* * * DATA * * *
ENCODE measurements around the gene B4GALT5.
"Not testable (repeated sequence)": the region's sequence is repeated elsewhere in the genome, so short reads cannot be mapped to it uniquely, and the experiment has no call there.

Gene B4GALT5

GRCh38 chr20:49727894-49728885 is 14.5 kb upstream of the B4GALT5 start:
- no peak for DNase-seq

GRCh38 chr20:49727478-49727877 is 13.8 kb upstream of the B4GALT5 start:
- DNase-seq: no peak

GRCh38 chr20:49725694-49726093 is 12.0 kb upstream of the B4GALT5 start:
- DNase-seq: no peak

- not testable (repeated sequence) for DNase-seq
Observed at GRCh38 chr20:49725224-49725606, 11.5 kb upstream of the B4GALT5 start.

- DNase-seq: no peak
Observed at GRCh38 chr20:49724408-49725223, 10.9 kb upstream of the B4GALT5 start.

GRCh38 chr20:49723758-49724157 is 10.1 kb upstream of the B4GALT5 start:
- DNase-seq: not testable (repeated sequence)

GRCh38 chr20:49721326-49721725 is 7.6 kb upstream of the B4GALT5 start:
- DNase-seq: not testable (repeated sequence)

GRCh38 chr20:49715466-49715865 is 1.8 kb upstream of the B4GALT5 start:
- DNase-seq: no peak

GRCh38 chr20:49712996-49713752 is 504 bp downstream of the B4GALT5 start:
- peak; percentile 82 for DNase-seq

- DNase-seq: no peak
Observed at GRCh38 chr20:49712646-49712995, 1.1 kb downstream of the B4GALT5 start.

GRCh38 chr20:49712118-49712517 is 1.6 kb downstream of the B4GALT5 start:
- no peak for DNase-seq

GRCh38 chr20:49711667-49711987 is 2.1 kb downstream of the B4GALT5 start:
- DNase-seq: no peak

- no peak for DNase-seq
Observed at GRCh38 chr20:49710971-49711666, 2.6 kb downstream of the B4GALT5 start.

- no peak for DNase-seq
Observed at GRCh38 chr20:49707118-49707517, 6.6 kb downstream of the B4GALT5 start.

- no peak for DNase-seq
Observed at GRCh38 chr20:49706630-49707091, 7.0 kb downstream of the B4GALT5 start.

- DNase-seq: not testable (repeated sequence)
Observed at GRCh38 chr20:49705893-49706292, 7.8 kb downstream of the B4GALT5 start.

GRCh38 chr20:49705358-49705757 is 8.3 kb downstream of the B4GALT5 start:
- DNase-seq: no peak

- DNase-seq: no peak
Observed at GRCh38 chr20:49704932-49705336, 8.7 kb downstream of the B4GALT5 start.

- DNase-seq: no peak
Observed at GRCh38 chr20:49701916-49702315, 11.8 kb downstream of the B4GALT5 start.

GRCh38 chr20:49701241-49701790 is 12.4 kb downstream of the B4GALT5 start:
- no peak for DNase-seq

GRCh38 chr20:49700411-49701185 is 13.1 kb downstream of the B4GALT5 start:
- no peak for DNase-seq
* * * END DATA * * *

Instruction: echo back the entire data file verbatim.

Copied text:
ENCODE measurements around the gene B4GALT5.
"Not testable (repeated sequence)": the region's sequence is repeated elsewhere in the genome, so short reads cannot be mapped to it uniquely, and the experiment has no call there.

Gene B4GALT5

GRCh38 chr20:49727894-49728885 is 14.5 kb upstream of the B4GALT5 start:
- no peak for DNase-seq

GRCh38 chr20:49727478-49727877 is 13.8 kb upstream of the B4GALT5 start:
- DNase-seq: no peak

GRCh38 chr20:49725694-49726093 is 12.0 kb upstream of the B4GALT5 start:
- DNase-seq: no peak

- not testable (repeated sequence) for DNase-seq
Observed at GRCh38 chr20:49725224-49725606, 11.5 kb upstream of the B4GALT5 start.

- DNase-seq: no peak
Observed at GRCh38 chr20:49724408-49725223, 10.9 kb upstream of the B4GALT5 start.

GRCh38 chr20:49723758-49724157 is 10.1 kb upstream of the B4GALT5 start:
- DNase-seq: not testable (repeated sequence)

GRCh38 chr20:49721326-49721725 is 7.6 kb upstream of the B4GALT5 start:
- DNase-seq: not testable (repeated sequence)

GRCh38 chr20:49715466-49715865 is 1.8 kb upstream of the B4GALT5 start:
- DNase-seq: no peak

GRCh38 chr20:49712996-49713752 is 504 bp downstream of the B4GALT5 start:
- peak; percentile 82 for DNase-seq

- DNase-seq: no peak
Observed at GRCh38 chr20:49712646-49712995, 1.1 kb downstream of the B4GALT5 start.

GRCh38 chr20:49712118-49712517 is 1.6 kb downstream of the B4GALT5 start:
- no peak for DNase-seq

GRCh38 chr20:49711667-49711987 is 2.1 kb downstream of the B4GALT5 start:
- DNase-seq: no peak

- no peak for DNase-seq
Observed at GRCh38 chr20:49710971-49711666, 2.6 kb downstream of the B4GALT5 start.

- no peak for DNase-seq
Observed at GRCh38 chr20:49707118-49707517, 6.6 kb downstream of the B4GALT5 start.

- no peak for DNase-seq
Observed at GRCh38 chr20:49706630-49707091, 7.0 kb downstream of the B4GALT5 start.

- DNase-seq: not testable (repeated sequence)
Observed at GRCh38 chr20:49705893-49706292, 7.8 kb downstream of the B4GALT5 start.

GRCh38 chr20:49705358-49705757 is 8.3 kb downstream of the B4GALT5 start:
- DNase-seq: no peak

- DNase-seq: no peak
Observed at GRCh38 chr20:49704932-49705336, 8.7 kb downstream of the B4GALT5 start.

- DNase-seq: no peak
Observed at GRCh38 chr20:49701916-49702315, 11.8 kb downstream of the B4GALT5 start.

GRCh38 chr20:49701241-49701790 is 12.4 kb downstream of the B4GALT5 start:
- no peak for DNase-seq

GRCh38 chr20:49700411-49701185 is 13.1 kb downstream of the B4GALT5 start:
- no peak for DNase-seq